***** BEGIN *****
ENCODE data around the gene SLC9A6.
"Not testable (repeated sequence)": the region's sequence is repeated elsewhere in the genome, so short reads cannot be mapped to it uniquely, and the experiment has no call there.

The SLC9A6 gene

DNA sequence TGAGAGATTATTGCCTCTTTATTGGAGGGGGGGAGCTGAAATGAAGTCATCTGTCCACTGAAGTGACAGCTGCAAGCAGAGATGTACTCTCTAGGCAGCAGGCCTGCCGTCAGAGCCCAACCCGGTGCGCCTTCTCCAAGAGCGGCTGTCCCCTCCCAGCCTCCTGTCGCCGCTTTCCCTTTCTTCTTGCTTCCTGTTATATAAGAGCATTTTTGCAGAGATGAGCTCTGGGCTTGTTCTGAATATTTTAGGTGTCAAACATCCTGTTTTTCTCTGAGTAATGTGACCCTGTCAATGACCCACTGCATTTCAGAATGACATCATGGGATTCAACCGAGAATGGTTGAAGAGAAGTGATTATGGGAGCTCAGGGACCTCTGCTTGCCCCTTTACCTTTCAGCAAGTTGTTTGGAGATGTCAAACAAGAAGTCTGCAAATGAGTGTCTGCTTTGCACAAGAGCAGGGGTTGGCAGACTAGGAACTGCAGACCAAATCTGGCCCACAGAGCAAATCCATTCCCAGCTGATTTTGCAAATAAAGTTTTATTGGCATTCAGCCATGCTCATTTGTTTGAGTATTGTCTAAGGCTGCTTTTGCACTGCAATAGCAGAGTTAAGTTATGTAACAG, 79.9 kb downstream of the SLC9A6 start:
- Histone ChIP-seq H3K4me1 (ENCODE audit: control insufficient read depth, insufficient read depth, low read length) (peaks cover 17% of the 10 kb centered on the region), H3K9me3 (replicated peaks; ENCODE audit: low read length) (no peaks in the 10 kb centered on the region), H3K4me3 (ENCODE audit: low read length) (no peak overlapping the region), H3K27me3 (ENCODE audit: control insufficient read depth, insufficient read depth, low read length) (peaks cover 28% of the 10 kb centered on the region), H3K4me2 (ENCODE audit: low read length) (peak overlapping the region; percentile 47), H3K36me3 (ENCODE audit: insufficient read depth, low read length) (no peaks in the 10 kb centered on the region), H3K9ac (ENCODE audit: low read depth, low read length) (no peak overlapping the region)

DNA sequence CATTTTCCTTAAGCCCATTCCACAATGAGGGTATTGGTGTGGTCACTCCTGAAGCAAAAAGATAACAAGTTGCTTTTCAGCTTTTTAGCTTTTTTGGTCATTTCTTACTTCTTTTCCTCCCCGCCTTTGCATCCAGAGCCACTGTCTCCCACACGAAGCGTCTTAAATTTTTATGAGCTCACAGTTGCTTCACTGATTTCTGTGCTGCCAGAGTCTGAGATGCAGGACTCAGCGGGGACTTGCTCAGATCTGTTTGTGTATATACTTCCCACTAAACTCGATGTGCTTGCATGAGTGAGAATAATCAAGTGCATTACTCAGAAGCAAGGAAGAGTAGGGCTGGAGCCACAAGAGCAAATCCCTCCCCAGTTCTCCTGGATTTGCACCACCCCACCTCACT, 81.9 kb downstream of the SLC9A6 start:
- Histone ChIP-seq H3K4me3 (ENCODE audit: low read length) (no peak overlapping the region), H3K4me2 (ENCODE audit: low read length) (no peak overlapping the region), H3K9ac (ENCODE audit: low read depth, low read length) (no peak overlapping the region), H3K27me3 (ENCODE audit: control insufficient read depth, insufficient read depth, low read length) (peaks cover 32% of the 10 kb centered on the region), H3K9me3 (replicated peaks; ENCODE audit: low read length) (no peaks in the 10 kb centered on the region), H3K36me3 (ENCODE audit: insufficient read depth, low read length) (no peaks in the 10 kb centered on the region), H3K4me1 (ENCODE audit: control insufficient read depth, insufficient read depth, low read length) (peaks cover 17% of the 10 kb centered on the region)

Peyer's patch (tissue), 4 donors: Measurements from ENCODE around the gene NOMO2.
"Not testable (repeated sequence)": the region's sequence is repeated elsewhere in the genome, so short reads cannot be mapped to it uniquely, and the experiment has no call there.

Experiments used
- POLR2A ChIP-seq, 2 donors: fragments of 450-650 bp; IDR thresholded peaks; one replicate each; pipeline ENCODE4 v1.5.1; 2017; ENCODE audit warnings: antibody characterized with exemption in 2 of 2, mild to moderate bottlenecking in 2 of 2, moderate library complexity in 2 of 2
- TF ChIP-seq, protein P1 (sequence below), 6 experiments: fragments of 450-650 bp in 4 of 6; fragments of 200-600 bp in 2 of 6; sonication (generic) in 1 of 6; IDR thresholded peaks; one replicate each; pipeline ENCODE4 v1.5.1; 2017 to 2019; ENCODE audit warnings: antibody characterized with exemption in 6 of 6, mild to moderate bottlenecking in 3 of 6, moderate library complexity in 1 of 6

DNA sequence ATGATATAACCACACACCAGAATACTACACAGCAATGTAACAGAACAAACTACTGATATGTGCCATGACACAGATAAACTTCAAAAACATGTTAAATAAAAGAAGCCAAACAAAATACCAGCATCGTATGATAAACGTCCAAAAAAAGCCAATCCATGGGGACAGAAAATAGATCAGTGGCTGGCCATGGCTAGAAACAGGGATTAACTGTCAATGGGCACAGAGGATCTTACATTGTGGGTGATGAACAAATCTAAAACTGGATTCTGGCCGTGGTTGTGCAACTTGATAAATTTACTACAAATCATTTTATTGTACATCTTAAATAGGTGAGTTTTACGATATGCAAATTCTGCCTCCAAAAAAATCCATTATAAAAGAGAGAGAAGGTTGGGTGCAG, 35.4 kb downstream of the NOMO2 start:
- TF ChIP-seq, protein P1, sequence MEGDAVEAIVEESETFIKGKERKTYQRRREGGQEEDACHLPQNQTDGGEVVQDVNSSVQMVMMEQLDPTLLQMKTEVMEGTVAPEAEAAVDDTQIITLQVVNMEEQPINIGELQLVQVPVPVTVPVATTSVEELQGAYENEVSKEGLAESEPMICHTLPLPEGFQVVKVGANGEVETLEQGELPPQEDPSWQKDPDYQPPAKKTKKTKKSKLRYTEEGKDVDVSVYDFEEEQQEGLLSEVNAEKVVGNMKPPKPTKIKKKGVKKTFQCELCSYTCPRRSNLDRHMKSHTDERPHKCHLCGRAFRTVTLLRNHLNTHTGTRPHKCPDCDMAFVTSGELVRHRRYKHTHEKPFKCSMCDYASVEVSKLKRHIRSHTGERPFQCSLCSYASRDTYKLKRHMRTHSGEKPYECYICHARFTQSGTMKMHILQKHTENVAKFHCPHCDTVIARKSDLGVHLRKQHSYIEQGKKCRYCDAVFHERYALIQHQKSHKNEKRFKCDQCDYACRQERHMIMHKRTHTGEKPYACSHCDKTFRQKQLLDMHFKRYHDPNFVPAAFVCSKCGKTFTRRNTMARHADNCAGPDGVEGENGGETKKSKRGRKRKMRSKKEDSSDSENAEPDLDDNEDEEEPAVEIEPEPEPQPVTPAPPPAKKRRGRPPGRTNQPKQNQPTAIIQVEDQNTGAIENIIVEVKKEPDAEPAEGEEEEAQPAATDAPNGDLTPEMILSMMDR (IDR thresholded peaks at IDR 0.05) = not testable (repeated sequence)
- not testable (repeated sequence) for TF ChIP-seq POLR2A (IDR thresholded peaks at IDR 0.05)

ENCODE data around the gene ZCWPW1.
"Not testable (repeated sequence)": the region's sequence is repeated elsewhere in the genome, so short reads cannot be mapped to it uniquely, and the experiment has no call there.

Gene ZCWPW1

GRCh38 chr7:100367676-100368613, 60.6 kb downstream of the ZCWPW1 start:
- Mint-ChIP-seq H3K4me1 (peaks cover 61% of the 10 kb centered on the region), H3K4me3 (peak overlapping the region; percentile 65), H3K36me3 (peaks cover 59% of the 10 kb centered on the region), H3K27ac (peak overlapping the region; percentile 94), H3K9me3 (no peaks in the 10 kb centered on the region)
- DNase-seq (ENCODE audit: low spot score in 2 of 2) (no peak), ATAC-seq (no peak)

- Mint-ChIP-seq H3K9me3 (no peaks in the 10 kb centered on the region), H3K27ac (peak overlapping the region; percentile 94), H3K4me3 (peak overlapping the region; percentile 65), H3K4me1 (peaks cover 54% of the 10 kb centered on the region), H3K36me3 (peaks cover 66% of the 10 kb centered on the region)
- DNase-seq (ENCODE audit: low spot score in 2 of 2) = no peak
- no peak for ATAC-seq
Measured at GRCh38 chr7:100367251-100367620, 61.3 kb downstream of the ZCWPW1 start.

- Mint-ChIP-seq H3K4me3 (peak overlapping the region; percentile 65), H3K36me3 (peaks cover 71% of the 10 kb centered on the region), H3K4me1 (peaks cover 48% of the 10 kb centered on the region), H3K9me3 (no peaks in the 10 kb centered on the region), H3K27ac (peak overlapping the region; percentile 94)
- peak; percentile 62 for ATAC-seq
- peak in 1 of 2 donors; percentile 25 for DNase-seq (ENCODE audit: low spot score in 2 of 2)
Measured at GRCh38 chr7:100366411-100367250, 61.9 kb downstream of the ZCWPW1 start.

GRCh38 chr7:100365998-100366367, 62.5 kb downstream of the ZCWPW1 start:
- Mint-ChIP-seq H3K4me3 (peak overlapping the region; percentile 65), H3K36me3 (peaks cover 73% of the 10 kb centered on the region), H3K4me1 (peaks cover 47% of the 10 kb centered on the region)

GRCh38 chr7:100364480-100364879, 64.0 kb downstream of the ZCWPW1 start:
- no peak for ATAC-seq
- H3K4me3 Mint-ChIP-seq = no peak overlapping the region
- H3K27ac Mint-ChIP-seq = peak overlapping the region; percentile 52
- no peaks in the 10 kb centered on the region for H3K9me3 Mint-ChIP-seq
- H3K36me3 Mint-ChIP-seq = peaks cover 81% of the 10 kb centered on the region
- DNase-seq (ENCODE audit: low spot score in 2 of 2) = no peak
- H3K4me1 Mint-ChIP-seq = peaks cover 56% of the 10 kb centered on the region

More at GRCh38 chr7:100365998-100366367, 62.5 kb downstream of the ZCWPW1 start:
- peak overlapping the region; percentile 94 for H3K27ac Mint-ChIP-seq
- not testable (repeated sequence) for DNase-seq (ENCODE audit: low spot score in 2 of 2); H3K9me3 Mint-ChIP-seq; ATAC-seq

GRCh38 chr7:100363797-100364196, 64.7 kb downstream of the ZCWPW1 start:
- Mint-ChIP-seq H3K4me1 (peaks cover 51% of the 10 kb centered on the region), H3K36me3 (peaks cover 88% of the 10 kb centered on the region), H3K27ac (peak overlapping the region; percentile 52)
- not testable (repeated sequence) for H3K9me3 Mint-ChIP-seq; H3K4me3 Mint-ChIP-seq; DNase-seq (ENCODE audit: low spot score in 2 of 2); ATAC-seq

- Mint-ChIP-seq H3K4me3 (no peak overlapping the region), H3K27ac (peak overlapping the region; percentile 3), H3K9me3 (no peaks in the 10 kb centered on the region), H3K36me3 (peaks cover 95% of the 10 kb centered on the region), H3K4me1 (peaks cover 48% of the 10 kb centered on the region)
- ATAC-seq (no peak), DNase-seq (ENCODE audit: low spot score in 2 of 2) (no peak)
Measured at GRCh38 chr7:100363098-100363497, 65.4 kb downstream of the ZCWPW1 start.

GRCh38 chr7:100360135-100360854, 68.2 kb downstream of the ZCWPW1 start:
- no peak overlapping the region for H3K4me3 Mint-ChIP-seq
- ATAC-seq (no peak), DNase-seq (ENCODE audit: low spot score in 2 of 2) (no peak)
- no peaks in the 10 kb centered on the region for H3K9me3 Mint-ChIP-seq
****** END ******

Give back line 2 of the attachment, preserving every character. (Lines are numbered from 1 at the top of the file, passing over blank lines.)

"Not testable (repeated sequence)": the region's sequence is repeated elsewhere in the genome, so short reads cannot be mapped to it uniquely, and the experiment has no call there.